Content warning: suicide and mental illness. Click away to safety if you’d like to avoid reading about these issues. As always, know that if you’re having similar thoughts, there are people out there to help.
I’ll watch any show that’s about young people coming of age. Maybe it was my Degrassi upbringing, but I’ll always love a good high school drama. So when 13 Reasons Why came out, I gave it a go. It certainly was engrossing, but absolutely problematic when it came to dramatizing suicidal ideation and execution — in all it’s heavy and highly dramatized detail. I won’t go into what all the problems with the show were (others have done so very well), but I do want to call out an alternative. A really good alternative and one you may have missed if you’re outside of the U.K.
Streaming on Hulu (as of this publication in August 2017, and probably also on YouTube in perpetuity) is a show called My Mad Fat Diary. It’s the story of Rae Earl, a 1990s teen obsessed with music and love and everything normal teenagers are into. She’s also tried to hurt herself. It’s based on a real memoir by the author of the same name.
If you’re already raising your hand saying you’ve watched all three tiny seasons (damn youse, short UK shows!), then you already know what I’m going to say. If not, here’s why My Mad Fat Diary is a super solid portrayal of mental illness and suicidal ideation…
Real realness in real town
The show is set in the mid ’90s so you already know there’s going to be good music (albeit some replaced on Hulu due to rights issues), grunge fashion, and au naturel eyebrows for days. As someone who was exactly Rae’s age in that year, let me tell you it looks and feels accurate as hell. And as someone who has dealt with depression and suicidal thoughts as well, it feels real there, too. There’s no fake television veneer making anyone prettier, nicer, or more glamorous than they would have been in real life (props to British TV in general for that).
Rae looks like a real person and tells her stories in real ways. Fair warning for younger viewers, it’s raunchier than the usual American fare. There are other characters going through dramatically different types of mental illness with different consequences, but all feel plausible and not cliched. It normalizes mental illness by avoiding caricatures in favor of realistic, normal people who happen to have mental health issues. Rae is nuanced and her illness isn’t her only defining feature.
There’s no glossing over mental illness as one type of weepy depression wearing lots of makeup and wistfully staring out of a window. It’s realistically harsh words spoken in anger, acutely relatable depictions of despair when life attacks, elation, love, and searing friendship that will transport you to your own hormone-fueled high school fights.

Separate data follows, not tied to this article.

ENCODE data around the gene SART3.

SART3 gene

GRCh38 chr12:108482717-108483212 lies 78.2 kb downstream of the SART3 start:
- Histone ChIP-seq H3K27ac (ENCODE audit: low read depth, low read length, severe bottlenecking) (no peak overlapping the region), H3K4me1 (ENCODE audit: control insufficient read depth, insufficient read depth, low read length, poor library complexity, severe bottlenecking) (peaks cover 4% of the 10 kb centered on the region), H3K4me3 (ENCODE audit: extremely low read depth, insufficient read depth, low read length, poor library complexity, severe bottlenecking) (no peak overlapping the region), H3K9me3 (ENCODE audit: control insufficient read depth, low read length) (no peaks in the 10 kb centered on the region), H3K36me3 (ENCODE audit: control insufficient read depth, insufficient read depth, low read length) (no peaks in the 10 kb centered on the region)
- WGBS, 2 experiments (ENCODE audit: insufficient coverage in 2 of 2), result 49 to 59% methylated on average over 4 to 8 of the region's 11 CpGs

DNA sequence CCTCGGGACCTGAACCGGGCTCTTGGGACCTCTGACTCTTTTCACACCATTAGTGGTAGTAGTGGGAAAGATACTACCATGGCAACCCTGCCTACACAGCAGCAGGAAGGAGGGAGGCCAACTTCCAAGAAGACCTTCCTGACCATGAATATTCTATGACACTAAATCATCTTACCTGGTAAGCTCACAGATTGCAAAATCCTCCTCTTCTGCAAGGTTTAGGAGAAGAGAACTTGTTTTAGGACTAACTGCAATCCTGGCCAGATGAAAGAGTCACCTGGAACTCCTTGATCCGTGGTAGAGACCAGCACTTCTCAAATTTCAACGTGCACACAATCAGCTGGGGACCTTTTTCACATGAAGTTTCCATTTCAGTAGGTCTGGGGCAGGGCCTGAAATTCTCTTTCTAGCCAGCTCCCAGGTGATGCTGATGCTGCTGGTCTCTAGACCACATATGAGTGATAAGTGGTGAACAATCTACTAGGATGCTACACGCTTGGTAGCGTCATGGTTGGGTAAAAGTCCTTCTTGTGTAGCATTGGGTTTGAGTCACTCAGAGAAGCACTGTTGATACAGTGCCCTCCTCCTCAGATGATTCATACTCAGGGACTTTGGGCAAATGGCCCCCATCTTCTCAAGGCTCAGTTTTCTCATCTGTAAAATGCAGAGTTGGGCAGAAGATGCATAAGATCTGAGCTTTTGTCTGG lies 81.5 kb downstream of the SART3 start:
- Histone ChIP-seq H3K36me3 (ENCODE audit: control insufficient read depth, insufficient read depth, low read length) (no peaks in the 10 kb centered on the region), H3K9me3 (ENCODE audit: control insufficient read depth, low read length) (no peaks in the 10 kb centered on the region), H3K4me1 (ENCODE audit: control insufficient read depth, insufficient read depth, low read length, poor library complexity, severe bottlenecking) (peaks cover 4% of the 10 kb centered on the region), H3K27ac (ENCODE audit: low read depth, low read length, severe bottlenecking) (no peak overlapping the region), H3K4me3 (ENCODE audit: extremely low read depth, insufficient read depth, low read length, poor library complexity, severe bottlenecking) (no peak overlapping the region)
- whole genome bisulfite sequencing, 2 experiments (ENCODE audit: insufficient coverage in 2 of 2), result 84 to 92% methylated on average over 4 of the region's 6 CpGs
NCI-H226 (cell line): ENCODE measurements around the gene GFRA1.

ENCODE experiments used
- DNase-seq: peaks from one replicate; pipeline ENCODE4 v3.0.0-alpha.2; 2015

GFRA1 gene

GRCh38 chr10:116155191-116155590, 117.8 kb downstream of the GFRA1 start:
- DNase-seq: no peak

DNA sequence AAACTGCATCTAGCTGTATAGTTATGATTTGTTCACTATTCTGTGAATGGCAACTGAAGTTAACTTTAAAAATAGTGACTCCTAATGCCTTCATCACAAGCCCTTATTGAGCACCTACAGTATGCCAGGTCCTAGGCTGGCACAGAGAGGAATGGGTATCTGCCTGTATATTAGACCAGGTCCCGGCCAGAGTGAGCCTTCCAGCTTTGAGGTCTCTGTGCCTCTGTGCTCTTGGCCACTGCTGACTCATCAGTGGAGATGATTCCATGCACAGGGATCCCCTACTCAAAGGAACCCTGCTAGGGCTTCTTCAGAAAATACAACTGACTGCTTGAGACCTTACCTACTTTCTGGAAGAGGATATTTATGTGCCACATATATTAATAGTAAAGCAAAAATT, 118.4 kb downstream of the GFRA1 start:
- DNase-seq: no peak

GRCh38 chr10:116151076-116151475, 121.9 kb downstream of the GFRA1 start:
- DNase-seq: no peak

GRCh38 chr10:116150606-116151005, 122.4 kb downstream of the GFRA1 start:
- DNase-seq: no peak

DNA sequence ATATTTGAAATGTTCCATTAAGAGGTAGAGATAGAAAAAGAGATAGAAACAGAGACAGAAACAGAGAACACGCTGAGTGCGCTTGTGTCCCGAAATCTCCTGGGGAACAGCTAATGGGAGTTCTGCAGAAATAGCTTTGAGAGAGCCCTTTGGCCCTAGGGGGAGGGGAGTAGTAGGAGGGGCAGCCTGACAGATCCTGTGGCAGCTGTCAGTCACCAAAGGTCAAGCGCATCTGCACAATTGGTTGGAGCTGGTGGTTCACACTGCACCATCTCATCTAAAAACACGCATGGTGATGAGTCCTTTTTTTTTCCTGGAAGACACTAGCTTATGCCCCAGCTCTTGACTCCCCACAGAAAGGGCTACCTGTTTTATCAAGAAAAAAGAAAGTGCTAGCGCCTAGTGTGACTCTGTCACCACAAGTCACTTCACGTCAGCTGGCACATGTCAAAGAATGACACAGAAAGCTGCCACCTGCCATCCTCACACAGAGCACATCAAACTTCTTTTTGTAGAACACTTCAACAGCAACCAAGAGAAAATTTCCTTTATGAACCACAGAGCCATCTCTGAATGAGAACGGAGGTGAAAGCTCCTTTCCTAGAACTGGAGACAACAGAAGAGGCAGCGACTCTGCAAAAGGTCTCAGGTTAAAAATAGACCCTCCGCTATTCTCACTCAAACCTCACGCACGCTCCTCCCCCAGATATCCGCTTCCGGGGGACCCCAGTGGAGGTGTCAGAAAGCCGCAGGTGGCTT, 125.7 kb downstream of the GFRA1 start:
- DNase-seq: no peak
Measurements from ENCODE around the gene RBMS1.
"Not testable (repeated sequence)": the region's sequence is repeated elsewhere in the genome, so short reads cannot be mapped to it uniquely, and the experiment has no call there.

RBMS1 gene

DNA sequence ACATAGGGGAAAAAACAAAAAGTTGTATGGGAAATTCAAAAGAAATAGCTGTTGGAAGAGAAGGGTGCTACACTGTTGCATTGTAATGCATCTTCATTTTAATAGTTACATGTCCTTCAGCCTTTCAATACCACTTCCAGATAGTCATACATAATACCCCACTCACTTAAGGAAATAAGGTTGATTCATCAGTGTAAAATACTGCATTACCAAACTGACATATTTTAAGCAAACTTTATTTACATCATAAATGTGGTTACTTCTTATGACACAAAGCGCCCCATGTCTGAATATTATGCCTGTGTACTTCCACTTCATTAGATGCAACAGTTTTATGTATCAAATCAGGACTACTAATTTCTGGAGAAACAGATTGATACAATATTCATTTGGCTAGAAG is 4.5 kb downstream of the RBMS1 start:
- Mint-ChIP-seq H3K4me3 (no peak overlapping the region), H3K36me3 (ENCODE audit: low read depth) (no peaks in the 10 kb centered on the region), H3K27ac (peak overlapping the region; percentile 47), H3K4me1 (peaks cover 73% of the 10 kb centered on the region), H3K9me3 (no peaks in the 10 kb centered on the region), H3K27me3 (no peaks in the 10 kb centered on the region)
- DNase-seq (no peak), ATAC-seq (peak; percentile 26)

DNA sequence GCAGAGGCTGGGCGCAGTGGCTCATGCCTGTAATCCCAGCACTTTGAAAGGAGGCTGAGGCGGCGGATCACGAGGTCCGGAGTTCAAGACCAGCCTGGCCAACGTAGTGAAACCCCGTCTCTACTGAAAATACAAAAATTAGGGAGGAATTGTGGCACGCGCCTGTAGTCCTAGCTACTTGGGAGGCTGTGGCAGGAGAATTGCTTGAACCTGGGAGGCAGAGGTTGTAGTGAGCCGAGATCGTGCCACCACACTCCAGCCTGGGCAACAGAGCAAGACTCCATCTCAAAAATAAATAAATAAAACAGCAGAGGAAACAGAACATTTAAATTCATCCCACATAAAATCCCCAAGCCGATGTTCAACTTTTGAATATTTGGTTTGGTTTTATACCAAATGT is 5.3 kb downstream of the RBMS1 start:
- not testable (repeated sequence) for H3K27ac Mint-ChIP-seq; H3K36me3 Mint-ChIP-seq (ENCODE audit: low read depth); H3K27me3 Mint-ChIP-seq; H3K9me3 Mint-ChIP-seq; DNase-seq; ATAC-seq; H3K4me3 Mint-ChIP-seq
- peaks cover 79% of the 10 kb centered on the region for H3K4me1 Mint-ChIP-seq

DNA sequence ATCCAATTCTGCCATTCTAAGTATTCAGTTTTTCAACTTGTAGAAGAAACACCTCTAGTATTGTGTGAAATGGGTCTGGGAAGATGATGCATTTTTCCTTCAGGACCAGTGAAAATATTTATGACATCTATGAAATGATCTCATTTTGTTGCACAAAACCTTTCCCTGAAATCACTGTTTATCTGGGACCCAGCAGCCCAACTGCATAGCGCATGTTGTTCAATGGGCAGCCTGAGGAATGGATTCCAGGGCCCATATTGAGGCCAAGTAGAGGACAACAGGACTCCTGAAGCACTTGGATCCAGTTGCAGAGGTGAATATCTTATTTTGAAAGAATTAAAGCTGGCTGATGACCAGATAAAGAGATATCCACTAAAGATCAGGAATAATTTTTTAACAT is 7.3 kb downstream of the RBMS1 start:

Depression and how it lies
What’s missing from 13 Reasons Why is the fact that depression lies and there is help from many sides. Rae’s journey shows us how you absolutely can feel that there is no hope and the only way to save your family and friends from the burden of you is to get out. It’s unapologetic about how these feelings seem so valid and so right at the time.
But what we see in her story is that there’s an after scene — a scene where the worst is over and there’s hope on the other side. There’s always an after scene in everyone’s life. You may not be able to see it for yourself, but you can see it here, in someone else’s story.
Nobody saves her
Rae’s journey takes her to a place where nobody is going to run in to save her from herself. She has to find her own way and that lesson is clear to us as viewers. They don’t make it an easy or convenient process. Rae suffers, but she ultimately owns it and uses the tools she’s been given to claw her way to health. It’s hopeful and bittersweet and a touchstone for anyone dealing with their own demons telling them that there’s no hope.
Rae’s process also includes examples of communicating when you need support and why that is often the best track to take when you’re spiraling. This alone could be enough to help someone reach out when they need it.
I’ll keep bingeing on my teen television shows, both bad and good, but will always return to Rae and the gang and their wonderfully visceral depiction of my own high school time. I recommend you do, too.